Personally, I have always hated group projects. You have to get together with a bunch of different people and make all your ideas work together to come up with one finished product. It’s stressful and irritating, but to my surprise Forward Warrior, a joint art project was nothing like that.
This past Saturday, I had the pleasure of attending a live painting performance event that took over the Cabbagetown community in Atlanta. Over 30 artists gathered together under the leadership of Peter Ferrari and painted a joint mural on a wall along Wylie Street. I imagined that this mural painting would be like a giant group project for artist, but it was not.
All of the artists were given a section of the wall to develop and they were allowed to do whatever they wanted with their space. Some of the artists came with their ideas sketched out and others showed up that morning with no idea of what they were going to create. Artists that worked next to each other worked out ways to make their paintings fit together and the finished products came out amazing. I loved being able to distinctly see where one artist’s work ended and another started. Each style was uniquely beautiful and the differences are what made each piece stand out. The environment on Wylie Street was full of color that Saturday, the artists had their own set up and were painting with their tools of choice. I saw mostly spray paint being used to develop the mural, but at least one or two artists were using brushes and buckets of acrylic paint. One of the things I found to be interesting was the individual process of each artist. Some had on headphones, so that they could listen to music while working, while other artists had their music blasting from their car radios, and some of the artists were in conversations with people passing on the street.
I spoke with Ashley Anderson while at the event, he was using spray paint to create what he described as a mix of the cartoon character Garfield and a character from an anime called “Fist of the North Star” and I’d say that description was spot on. The character he was painting had a round orange head with Garfield ears propped on top, but the face was definitely inspired by Japanese art. When I asked about the inspiration behind his work, he said: “I’m really big into like modernism, like late 19th century through mid-twentieth century modernism, pop, but even stuff beyond that like [Jean-François] Millet,a French painter. Actually I just got back from New York last week. I went to see Glow ATL at Central Park. I went to the MoMA [the Museum of Modern Art], the Guggenheim, the Met, the Frick. I think I went to like 20 things in seven days of just like art constantly, so I love all kinds of stuff.”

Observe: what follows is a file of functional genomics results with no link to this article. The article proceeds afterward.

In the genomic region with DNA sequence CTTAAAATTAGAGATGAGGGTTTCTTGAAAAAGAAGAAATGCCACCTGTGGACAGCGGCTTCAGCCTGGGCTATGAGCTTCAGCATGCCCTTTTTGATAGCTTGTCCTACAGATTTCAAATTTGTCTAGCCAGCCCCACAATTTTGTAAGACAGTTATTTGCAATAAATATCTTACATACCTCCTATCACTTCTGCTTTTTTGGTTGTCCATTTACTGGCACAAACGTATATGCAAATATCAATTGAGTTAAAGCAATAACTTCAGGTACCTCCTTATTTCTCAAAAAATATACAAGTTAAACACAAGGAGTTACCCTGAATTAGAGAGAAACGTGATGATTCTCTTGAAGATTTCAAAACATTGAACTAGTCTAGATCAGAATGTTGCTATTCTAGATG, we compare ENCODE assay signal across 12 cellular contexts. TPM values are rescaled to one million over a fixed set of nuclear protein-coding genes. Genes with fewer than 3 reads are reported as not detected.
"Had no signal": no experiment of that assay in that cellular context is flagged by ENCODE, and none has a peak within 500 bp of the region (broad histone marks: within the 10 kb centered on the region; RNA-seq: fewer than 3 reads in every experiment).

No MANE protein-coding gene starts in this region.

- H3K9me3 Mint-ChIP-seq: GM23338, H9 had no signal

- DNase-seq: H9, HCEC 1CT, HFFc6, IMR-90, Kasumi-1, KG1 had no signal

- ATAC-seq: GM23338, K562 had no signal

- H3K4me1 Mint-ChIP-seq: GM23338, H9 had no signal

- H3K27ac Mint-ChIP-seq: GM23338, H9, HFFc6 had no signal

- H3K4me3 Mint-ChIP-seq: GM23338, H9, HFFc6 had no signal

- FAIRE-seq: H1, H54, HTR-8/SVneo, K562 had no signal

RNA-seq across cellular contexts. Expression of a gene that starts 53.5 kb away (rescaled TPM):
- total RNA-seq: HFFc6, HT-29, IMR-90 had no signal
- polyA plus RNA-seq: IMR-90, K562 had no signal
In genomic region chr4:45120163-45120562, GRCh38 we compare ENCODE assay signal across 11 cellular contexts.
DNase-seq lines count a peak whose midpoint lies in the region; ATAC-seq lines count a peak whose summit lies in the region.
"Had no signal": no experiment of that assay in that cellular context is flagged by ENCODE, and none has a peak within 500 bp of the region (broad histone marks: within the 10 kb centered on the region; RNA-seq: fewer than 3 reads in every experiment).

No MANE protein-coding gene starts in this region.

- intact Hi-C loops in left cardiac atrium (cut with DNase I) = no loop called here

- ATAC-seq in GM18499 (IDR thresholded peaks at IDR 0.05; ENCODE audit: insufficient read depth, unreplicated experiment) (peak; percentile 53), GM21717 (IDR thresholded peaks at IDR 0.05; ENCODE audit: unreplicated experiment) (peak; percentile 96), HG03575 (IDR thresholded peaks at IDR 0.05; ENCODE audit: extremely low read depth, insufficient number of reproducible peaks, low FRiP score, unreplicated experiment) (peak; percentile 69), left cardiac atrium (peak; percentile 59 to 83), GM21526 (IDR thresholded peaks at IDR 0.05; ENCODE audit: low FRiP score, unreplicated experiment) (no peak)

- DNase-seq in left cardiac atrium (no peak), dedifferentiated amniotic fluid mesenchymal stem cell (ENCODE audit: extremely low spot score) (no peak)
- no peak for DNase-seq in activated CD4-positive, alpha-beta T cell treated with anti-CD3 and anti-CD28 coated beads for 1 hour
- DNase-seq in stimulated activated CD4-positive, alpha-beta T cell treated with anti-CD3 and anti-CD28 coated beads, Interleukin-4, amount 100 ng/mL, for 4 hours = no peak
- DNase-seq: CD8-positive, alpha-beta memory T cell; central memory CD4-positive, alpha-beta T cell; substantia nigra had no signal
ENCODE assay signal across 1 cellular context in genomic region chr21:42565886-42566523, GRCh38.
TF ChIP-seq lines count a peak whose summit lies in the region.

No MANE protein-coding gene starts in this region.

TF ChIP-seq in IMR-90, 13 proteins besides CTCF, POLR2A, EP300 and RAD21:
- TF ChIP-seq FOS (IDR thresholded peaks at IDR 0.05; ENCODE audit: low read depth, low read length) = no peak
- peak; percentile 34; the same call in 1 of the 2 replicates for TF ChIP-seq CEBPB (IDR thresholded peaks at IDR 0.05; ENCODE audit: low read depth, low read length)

Some of the other muralists used nature and space as their inspiration. As I walked down the street, checking out the art I stumbled across a slew of other artists including Amy Ashbaugh, Nelson, Lonnie Garner, and Skie they were working on a fence outside of the restaurant, 97 Estoria. They decided that they wanted each of their pieces to incorporate a piece of nature and outer space. These four pictures were easily my favorite pieces in the show. I loved how they meshed together with their theme, but how each style was really distinct. Also, these four artists were really welcoming and entertaining to watch. Ashbaugh worked with spray paint to create an owl that she had set in outer space. She told me that the reasoning behind her choice was that owls were one of her favorites and a general crowd pleaser.
Nelson painted a hummingbird in outer space that fit really well with Ashbaugh’s piece. His painting had a lot of personality. I loved the lines he used and the bright neon colors that made up his piece. Watching the progression of his artwork was really cool. He started off just getting color on the wall and then he just kept adding layers of detail. It went from looking like a basic wall to an amazing piece of artwork.
Garner painted an exotic looking woman surrounded by flowers with a cosmos background to match the theme of the other works on the wall. The woman he painted was so detailed and the eyes were incredible. I had to know what kind of art he usually did, and I was surprised to find out that he actually works mostly with design. On his website, Garner says, “My early influences in design originally came from skateboard, hip-hop, and graffiti culture but has now evolved over time to complement executions in communication arts and advertising. In 2010 I began to freelance for numerous clients focusing on apparel illustrations and since my career has grown into providing solutions for Digital, Print, and UX Design.”
In fact, most of these artists come from diverse backgrounds. Some of them paint professionally for galleries and others work in design. They use everything from watercolor and oil to spray paint and they all have different styles of painting. Forward Warrior was such an incredible experience for me and all the other art enthusiasts who were walking around Cabbagetown that day. To see artists work together to create one massive, awe-inspiring mural and each put their own unique mark down in Atlanta was fascinating. I look forward to seeing the art around town now and knowing the artists that created it.